I have written a lot about cremation as a commemorative technology in past societies. However, as they say, one image is worth a thousand cinerary urns!
Over the last c. 10 years, I have been gradually collecting attempts by artists, artists/archaeologists, and archaeologists, to envision how open-air cremation looked and ‘felt’ in the human past. These images vary in style, perspective and at which point in the cremation ceremony they feel deserves capture.
The point is that these images are far more important than images reconstructing other kinds of mortuary practice revealed by archaeological endeavours. This is because past cremation is an alien phenomenon and yet the term ‘cremation’ breeds familiarity.
You see, before the advent of gas-fired oven cremation as a modern technology of corpse disposal, cremation would have been an open-air ceremony in which the body, materials, artefacts, and perhaps sacrificed animals were translated, transformed by fire and disposed of in a variety of different material environments and locales. You won’t see this in the Western world; in most places it is illegal, in the UK on environmental grounds.
Before and after cremation, there may have been many complex procedures involving feasting, drinking, the exchange of things and performances to honour the dead. A range of spaces and ephemeral monuments might have been constructed. Cremation affected and involved the bodies and senses of the mourners and those obliged to participate. Cremation was not about burning the body, it was about transforming it through a series of procedures for which torching the cadaver was but one component.
Aaron’s Images of Cremation
The images we make underpin every aspect of how we think and connect to the traces of cremation practices we find in the archaeological record and weave them into stories about past life and death. I have even worked with artist Aaron Watson to create new ways of portraying cremation in the Anglo-Saxon period. I include two of Aaron’s fabulous images here, both the result of detailed discussions and dialogue with him about how I want people to think about cremation differently. They are published in my 2006 CUP book Death and Memory in Early Medieval Britain and in my 2007 co-edited book Anglo-Saxon Studies in Archaeology and History vol. 14.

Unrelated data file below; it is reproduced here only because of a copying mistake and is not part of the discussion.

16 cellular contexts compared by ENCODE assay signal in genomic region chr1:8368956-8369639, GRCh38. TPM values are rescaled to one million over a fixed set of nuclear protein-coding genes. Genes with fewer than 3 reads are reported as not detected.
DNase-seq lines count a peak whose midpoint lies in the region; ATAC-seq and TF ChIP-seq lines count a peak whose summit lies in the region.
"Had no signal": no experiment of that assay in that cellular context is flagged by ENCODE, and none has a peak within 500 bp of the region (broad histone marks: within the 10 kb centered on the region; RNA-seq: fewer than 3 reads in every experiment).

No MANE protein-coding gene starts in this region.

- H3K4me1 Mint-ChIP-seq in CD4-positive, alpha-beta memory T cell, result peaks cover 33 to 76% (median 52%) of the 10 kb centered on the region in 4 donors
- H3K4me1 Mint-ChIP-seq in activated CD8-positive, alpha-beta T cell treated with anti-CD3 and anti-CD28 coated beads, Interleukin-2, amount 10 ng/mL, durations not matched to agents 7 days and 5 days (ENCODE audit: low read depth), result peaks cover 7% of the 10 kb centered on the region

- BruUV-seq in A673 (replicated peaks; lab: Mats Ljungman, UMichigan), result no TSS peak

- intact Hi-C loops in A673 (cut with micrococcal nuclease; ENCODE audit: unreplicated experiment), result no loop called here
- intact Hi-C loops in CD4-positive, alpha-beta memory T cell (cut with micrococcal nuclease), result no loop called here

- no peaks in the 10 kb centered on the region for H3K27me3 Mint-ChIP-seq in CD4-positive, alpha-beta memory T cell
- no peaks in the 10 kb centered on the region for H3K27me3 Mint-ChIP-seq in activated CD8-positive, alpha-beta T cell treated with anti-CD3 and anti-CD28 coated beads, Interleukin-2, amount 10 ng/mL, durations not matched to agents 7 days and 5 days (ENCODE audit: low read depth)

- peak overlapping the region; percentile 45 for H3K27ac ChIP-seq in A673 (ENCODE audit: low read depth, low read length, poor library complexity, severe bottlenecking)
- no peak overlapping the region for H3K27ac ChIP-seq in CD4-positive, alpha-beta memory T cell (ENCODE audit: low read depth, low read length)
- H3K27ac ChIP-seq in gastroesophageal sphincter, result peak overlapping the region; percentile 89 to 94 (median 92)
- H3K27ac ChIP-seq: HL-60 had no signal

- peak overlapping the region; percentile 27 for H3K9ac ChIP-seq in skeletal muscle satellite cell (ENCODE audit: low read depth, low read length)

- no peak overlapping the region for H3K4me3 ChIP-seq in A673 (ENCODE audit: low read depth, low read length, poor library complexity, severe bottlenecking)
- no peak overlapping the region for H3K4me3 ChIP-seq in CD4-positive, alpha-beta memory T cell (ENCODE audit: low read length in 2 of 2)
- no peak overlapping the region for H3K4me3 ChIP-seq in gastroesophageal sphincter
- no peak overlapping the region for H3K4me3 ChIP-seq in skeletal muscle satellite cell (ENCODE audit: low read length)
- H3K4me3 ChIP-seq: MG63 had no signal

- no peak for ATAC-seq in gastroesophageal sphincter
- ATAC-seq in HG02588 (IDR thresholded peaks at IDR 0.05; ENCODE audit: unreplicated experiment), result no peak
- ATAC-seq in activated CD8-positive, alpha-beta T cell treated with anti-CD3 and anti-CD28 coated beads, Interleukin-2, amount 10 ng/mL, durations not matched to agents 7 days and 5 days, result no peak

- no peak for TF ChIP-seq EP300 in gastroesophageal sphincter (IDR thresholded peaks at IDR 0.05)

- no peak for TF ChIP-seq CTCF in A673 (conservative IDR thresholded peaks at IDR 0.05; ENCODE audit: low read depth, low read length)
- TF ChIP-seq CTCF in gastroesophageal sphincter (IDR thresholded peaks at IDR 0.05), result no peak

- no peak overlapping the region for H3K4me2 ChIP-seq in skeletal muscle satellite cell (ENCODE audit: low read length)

My work has involved trying to make people think differently about the osteological and the contextual data we find for cremation in the human past. I am not sure they are thinking differently yet, but if they are, these images, rather than my texts, are responsible. Here is not the place to sing the praises of Aaron’s work because I feel his images speak for themselves. I would be grateful to hear responses to these images; how they make people feel, how they make people think, whether they jar with expectations or confirm your thoughts on cremation in the human past and cremation today.
Niels Bach’s Image of Cremation
In this regard, I must share with you an image that has been circulating for a long time but escaped my attention because the image appears on a website that is dedicated to illustrating the life and death of an Iron Age bog-body from Denmark: Tollund Man. The image is by Niels Bach and forms part of the Tollund Man website. In the context of the website, the image serves a powerful purpose of showing the ‘normal’ mode of disposal of the dead at the time when Tollund Man lived, making transparent how his death was in stark contrast to that afforded to the majority of the population upon death. On its own, it provides the vivid, slightly gruesome but social and emotive dynamic of burning the dead.
Over to you dear readers for thoughts and responses…